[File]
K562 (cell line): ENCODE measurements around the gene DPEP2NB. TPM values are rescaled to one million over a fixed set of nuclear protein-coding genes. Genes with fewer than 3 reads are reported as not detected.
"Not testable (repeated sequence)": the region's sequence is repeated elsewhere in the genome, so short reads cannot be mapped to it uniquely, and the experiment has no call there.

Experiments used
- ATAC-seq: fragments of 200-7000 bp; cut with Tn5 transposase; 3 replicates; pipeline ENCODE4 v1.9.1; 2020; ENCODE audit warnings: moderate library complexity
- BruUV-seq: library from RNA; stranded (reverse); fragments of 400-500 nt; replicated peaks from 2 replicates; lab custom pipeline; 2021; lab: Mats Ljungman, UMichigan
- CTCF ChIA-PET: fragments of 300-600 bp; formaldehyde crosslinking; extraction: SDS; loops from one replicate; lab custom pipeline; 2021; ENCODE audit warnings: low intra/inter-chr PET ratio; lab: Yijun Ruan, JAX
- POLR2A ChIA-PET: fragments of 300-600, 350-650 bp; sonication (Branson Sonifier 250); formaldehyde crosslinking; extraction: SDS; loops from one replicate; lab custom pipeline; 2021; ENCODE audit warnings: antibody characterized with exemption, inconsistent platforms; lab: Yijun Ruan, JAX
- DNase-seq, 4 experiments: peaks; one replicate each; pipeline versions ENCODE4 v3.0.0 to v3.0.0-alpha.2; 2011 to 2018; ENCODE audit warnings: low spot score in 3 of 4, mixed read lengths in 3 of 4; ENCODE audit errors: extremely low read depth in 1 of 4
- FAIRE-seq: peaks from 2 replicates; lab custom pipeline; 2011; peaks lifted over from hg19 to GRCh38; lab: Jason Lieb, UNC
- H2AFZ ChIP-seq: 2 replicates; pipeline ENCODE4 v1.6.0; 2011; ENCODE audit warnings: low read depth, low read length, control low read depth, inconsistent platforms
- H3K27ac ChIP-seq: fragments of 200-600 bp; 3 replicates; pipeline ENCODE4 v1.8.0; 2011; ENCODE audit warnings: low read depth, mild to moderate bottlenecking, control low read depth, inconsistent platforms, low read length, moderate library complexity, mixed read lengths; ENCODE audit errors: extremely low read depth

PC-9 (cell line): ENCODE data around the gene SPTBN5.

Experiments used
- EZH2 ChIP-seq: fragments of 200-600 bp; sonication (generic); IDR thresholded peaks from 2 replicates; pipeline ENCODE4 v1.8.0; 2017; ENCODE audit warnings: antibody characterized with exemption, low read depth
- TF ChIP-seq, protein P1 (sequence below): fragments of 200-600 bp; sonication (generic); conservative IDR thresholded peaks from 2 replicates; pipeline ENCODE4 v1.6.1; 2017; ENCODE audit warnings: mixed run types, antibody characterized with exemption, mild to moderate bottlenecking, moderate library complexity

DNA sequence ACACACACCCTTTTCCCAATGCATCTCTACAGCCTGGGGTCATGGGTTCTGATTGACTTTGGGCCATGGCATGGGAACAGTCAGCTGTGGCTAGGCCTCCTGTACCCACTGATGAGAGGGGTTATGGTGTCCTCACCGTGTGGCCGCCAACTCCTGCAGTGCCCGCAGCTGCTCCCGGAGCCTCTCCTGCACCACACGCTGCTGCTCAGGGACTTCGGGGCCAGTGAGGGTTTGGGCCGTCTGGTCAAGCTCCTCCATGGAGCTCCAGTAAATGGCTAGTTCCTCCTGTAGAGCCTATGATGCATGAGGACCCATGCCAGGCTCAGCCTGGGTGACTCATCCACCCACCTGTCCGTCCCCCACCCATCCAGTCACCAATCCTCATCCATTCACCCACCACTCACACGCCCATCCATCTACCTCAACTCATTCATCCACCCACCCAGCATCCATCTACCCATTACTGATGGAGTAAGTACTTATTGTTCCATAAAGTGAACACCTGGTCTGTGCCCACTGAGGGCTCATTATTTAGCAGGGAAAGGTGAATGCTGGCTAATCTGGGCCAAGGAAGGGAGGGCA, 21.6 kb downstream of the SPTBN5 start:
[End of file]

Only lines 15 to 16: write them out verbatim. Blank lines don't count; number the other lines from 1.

- TF ChIP-seq, protein P1 (sequence below): fragments of 200-600 bp; sonication (generic); conservative IDR thresholded peaks from 2 replicates; pipeline ENCODE4 v1.6.1; 2017; ENCODE audit warnings: mixed run types, antibody characterized with exemption, mild to moderate bottlenecking, moderate library complexity

DNA sequence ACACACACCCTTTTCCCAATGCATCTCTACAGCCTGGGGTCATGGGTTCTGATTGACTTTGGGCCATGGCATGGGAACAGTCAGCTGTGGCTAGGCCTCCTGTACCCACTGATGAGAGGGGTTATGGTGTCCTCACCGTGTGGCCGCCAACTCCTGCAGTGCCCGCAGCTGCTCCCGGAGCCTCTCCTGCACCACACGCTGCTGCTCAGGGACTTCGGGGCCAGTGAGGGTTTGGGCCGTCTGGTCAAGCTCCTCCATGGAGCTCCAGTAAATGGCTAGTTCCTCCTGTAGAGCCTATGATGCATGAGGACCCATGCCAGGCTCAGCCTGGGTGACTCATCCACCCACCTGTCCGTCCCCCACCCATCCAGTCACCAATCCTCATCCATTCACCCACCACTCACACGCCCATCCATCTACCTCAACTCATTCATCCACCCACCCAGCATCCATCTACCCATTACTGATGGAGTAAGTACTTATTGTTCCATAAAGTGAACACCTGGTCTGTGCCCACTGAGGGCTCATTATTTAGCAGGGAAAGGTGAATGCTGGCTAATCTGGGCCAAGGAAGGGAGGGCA, 21.6 kb downstream of the SPTBN5 start: